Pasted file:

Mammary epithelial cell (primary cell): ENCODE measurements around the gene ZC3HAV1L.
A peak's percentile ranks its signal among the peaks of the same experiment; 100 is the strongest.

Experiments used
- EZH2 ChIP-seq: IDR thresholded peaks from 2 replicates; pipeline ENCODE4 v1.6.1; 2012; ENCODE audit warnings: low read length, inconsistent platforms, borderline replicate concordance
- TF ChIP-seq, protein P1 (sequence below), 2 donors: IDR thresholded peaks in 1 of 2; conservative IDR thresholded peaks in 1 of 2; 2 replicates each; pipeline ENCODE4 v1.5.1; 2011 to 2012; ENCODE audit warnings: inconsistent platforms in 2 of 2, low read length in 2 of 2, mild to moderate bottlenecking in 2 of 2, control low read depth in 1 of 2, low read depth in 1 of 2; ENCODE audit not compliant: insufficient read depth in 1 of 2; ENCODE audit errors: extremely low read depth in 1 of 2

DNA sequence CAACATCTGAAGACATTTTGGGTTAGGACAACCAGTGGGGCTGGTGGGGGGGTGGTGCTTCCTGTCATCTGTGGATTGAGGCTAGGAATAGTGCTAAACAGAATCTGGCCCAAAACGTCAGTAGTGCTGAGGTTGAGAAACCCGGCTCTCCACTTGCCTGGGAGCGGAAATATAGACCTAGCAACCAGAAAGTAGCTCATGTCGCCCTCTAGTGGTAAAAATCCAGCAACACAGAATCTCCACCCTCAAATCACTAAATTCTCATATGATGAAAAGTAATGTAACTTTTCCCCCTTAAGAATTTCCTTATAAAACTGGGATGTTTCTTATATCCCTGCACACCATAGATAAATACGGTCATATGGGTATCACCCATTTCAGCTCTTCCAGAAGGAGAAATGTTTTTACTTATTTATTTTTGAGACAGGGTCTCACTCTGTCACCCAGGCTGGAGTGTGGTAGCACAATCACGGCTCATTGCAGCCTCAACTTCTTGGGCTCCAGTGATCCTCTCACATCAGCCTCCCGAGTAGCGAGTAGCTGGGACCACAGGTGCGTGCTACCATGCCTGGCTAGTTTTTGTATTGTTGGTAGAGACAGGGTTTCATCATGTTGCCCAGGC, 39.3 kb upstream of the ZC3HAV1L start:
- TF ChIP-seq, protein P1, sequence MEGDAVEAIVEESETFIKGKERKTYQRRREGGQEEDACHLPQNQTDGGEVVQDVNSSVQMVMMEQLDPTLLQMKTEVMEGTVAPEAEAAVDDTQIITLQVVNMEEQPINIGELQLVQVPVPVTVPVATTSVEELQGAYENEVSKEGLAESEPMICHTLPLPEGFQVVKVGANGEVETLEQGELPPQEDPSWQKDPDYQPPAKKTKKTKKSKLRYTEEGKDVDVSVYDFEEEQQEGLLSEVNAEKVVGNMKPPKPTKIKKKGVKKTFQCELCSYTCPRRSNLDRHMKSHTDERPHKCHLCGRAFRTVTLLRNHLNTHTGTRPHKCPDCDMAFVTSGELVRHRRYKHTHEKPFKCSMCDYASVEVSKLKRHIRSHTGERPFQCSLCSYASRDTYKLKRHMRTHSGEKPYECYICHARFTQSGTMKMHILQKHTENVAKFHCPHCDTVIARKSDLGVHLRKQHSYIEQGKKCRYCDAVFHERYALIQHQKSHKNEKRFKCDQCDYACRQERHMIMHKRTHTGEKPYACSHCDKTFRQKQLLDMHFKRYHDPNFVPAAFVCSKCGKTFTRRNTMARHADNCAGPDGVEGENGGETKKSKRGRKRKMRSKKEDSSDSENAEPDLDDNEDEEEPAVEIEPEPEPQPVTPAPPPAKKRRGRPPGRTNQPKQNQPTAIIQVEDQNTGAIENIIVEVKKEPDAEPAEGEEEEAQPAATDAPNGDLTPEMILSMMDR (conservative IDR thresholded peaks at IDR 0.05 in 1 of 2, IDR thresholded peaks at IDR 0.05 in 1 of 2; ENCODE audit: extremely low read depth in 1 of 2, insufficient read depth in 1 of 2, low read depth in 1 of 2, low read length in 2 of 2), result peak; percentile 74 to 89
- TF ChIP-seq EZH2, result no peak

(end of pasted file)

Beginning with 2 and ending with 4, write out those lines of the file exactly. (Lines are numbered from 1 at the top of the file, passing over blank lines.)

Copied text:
A peak's percentile ranks its signal among the peaks of the same experiment; 100 is the strongest.

Experiments used
- EZH2 ChIP-seq: IDR thresholded peaks from 2 replicates; pipeline ENCODE4 v1.6.1; 2012; ENCODE audit warnings: low read length, inconsistent platforms, borderline replicate concordance